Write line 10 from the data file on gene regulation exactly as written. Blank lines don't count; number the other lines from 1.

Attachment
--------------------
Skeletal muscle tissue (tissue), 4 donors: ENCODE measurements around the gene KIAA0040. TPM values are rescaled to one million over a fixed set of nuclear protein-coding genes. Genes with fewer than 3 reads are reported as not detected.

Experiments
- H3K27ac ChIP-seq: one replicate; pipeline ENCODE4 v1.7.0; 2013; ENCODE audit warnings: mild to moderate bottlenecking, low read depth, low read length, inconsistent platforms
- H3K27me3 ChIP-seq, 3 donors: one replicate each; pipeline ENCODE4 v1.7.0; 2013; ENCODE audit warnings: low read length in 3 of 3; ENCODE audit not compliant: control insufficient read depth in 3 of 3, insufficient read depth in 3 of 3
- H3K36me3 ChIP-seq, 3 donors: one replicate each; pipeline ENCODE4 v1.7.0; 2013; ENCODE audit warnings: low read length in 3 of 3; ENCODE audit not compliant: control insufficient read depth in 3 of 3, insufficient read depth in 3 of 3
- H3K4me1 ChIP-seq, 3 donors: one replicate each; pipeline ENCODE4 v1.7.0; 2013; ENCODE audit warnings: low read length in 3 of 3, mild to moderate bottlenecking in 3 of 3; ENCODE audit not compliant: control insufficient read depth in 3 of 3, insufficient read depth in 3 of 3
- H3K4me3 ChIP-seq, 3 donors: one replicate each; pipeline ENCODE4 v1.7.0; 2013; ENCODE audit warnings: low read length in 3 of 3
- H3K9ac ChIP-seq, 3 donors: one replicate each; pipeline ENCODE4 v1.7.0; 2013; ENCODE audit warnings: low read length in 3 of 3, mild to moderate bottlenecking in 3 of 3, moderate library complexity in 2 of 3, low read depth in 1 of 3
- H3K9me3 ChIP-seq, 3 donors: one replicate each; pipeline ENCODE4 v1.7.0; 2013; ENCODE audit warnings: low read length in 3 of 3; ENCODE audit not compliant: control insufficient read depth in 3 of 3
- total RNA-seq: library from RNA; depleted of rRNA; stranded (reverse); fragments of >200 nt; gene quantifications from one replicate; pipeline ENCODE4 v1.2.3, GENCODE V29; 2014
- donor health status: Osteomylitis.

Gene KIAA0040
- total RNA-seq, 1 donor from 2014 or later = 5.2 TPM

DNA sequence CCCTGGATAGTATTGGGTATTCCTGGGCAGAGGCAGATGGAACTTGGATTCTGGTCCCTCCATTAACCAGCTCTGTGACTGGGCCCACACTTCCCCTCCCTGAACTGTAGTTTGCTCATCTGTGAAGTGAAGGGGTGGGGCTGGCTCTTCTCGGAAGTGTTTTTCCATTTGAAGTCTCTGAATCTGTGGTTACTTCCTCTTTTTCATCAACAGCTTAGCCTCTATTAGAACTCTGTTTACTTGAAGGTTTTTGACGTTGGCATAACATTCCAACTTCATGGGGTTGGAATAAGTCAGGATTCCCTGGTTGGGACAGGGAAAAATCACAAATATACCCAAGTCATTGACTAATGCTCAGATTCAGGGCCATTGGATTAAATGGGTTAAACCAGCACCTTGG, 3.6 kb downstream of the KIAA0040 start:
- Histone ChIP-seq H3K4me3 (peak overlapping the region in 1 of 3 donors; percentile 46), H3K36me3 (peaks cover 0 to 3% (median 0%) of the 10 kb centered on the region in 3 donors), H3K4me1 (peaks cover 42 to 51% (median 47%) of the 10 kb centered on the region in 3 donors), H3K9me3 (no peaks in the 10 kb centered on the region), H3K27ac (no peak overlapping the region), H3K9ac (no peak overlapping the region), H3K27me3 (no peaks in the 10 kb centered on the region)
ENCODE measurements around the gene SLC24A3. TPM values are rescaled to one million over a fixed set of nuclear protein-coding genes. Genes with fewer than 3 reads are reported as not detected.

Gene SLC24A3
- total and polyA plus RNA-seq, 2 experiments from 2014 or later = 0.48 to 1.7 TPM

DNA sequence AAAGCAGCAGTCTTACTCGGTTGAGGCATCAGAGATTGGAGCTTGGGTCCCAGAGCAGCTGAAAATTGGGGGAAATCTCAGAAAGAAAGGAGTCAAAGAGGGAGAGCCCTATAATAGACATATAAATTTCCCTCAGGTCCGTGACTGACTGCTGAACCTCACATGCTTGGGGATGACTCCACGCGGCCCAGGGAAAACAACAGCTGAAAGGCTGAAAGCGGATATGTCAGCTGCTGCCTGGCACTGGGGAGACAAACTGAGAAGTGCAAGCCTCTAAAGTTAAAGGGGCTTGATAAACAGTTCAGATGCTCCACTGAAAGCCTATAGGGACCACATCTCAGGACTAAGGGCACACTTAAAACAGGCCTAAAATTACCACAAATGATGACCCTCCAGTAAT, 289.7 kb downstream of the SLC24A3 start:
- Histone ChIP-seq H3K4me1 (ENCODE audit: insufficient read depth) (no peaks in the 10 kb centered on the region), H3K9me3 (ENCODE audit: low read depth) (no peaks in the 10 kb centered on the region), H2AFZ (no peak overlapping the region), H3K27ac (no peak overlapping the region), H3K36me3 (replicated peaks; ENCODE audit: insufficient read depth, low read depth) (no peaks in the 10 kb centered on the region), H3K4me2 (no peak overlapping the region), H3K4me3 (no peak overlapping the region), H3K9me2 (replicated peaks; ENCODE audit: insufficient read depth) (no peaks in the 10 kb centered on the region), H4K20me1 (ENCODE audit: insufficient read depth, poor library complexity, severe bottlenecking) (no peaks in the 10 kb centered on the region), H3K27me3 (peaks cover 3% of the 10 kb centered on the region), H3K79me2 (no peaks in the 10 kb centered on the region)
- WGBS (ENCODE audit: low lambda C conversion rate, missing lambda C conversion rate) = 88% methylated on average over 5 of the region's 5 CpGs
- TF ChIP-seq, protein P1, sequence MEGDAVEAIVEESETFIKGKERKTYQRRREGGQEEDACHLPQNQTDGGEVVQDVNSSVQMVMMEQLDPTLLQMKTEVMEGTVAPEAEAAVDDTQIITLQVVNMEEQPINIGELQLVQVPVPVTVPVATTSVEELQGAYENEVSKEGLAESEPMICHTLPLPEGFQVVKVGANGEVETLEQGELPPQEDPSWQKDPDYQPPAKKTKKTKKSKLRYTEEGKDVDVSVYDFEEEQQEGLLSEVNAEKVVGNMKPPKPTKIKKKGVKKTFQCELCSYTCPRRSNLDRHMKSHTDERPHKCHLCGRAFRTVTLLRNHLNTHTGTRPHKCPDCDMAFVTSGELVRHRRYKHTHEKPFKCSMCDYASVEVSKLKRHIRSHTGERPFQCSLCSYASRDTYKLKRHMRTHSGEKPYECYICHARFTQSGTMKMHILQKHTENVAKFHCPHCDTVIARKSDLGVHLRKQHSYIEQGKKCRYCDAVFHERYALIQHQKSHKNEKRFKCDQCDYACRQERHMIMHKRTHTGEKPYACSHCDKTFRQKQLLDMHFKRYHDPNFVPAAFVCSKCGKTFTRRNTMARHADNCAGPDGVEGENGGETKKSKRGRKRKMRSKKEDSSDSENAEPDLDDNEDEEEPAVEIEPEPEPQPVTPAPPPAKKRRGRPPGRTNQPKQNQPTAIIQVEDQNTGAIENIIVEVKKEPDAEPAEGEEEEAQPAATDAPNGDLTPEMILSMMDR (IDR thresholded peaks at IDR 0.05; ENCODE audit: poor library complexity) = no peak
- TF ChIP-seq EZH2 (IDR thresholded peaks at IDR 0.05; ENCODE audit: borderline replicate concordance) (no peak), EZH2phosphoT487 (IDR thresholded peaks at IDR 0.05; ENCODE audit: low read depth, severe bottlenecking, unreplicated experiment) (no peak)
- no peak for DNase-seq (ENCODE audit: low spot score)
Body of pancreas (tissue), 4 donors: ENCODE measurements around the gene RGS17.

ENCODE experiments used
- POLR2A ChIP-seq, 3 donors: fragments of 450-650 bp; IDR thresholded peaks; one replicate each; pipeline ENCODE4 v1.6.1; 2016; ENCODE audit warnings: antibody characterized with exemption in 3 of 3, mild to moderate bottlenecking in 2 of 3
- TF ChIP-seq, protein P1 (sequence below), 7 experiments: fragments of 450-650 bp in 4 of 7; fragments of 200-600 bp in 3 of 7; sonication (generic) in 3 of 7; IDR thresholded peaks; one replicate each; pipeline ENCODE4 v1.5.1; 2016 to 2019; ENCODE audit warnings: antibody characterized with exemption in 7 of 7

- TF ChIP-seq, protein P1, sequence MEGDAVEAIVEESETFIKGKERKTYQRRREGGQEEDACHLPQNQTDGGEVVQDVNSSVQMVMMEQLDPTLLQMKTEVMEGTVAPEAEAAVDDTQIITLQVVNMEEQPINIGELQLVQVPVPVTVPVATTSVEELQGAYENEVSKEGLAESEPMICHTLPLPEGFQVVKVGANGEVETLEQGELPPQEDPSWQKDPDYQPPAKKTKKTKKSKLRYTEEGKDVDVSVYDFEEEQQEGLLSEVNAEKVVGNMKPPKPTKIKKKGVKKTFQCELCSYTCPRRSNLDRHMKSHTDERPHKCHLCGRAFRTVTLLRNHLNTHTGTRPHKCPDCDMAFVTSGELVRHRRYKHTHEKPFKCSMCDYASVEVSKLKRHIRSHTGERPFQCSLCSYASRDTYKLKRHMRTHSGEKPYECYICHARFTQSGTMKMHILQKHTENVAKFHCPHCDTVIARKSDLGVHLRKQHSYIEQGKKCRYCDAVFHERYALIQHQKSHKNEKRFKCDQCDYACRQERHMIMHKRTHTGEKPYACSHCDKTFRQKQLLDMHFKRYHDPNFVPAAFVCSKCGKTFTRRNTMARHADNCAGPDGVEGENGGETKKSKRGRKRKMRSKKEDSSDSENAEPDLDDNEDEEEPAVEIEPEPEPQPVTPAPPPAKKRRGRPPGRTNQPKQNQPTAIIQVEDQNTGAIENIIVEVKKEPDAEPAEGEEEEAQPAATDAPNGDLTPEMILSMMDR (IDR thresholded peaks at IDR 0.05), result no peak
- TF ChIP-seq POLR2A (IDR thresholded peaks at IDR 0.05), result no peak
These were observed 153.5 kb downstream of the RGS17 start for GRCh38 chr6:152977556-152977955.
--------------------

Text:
- total RNA-seq: library from RNA; depleted of rRNA; stranded (reverse); fragments of >200 nt; gene quantifications from one replicate; pipeline ENCODE4 v1.2.3, GENCODE V29; 2014